Hardwood Construction

Hardwood Construction

Comparison chart showing the types of hardwood flooring construction.

Hardwood floors can be installed on any level of your home and are available in multiple constructions to allow for installation flexibility over different subfloors and to mitigate moisture. Identify your subfloor and level of your home to determine what construction of hardwood to install (see chart).

It’s important to take moisture into consideration when you’re installing hardwood floors since changes in moisture can create issues such as warping and gapping. To mitigate the effects of moisture, keep moisture levels within manufacturer recommendations and choose the right construction of hardwood flooring and installation materials. For an added layer of protection against moisture damage, install a moisture barrier.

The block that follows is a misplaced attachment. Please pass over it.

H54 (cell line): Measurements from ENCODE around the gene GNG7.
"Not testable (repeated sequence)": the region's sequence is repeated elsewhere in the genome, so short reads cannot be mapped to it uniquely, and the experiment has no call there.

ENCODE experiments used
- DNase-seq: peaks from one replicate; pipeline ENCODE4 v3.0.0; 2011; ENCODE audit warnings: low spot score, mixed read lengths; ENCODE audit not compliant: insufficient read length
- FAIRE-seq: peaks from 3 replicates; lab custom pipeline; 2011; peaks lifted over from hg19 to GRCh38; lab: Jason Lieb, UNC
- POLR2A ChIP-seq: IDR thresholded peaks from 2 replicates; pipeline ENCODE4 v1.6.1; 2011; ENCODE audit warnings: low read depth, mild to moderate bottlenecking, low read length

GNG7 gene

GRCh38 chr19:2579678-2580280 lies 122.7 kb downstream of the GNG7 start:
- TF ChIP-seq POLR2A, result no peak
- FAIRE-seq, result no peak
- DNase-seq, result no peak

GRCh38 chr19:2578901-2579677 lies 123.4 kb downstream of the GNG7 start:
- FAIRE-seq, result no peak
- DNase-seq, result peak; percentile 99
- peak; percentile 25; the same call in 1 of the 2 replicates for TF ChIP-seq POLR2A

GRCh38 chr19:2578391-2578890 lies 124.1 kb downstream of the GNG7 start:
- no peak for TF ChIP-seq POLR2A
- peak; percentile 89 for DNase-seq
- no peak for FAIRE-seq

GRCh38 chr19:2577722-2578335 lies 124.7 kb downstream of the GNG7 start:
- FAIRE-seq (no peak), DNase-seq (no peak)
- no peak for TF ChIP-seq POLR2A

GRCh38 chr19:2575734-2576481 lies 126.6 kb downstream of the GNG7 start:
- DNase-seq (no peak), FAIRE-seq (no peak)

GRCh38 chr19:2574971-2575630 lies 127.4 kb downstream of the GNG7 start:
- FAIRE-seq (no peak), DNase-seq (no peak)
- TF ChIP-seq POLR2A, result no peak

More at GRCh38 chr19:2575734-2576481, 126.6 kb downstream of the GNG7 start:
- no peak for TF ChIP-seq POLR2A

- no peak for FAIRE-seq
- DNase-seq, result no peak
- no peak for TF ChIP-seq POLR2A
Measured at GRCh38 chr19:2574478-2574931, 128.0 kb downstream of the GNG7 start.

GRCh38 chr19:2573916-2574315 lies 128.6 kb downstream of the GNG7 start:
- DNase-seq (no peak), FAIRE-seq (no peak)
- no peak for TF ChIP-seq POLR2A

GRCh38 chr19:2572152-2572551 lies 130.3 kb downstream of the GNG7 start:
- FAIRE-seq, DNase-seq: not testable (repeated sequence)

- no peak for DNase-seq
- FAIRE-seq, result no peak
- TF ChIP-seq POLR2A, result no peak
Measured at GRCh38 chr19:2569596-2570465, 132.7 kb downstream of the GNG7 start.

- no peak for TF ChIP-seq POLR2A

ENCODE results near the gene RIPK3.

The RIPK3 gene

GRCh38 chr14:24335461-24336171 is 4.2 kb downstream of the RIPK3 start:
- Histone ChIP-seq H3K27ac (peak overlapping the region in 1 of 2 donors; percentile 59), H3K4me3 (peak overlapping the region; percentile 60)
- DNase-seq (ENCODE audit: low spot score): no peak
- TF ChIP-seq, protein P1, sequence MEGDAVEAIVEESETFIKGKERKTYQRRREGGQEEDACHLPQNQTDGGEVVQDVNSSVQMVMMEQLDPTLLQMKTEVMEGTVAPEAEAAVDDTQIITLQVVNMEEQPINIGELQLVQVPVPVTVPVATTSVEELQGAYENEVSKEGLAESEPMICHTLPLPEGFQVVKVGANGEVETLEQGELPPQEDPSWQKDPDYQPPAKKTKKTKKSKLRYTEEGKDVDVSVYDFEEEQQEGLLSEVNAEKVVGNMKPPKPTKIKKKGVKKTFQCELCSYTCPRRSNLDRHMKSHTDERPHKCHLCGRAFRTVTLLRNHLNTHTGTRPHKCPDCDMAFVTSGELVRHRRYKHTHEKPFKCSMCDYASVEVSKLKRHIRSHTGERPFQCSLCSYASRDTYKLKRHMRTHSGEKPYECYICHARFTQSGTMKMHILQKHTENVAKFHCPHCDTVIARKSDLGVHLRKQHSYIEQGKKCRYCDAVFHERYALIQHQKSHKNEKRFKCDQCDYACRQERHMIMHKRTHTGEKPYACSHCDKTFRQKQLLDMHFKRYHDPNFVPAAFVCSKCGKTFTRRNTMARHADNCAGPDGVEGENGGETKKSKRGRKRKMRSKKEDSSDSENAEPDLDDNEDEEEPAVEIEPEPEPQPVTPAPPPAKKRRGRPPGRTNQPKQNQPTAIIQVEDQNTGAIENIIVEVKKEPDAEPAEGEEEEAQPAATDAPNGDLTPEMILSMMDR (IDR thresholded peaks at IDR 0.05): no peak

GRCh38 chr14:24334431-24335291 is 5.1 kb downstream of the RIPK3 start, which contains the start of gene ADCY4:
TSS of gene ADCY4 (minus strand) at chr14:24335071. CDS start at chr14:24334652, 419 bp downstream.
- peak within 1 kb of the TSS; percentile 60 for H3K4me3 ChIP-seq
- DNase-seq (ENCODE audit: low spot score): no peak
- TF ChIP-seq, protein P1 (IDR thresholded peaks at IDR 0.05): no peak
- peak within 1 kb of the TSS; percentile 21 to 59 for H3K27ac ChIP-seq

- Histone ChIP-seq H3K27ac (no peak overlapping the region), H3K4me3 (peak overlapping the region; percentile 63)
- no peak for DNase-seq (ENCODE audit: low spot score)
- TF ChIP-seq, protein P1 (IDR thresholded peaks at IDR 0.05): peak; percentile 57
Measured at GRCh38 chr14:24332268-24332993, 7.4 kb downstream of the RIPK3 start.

There are three primary subfloors over which you can install:

  • Basement or concrete below ground level
  • Concrete at ground level
  • Plywood subfloor at or above ground level

There are four constructions of hardwood floors to address each primary type of subfloor.

  • 3/4-inch Solid
  • 5/16-inch Solid
  • Engineered
  • Locking

 

3/4-inch Solid

This is a 3/4-inch-thick solid piece of hardwood floor and is what you might typically think of for hardwood floors. Because solid floors expand more when exposed to moisture than engineered floors, you can only install them over a plywood subfloor at or above ground level. If you have a crawl space, it’s a good idea to put a moisture barrier underneath the crawl space to help control moisture coming through the ground into your home.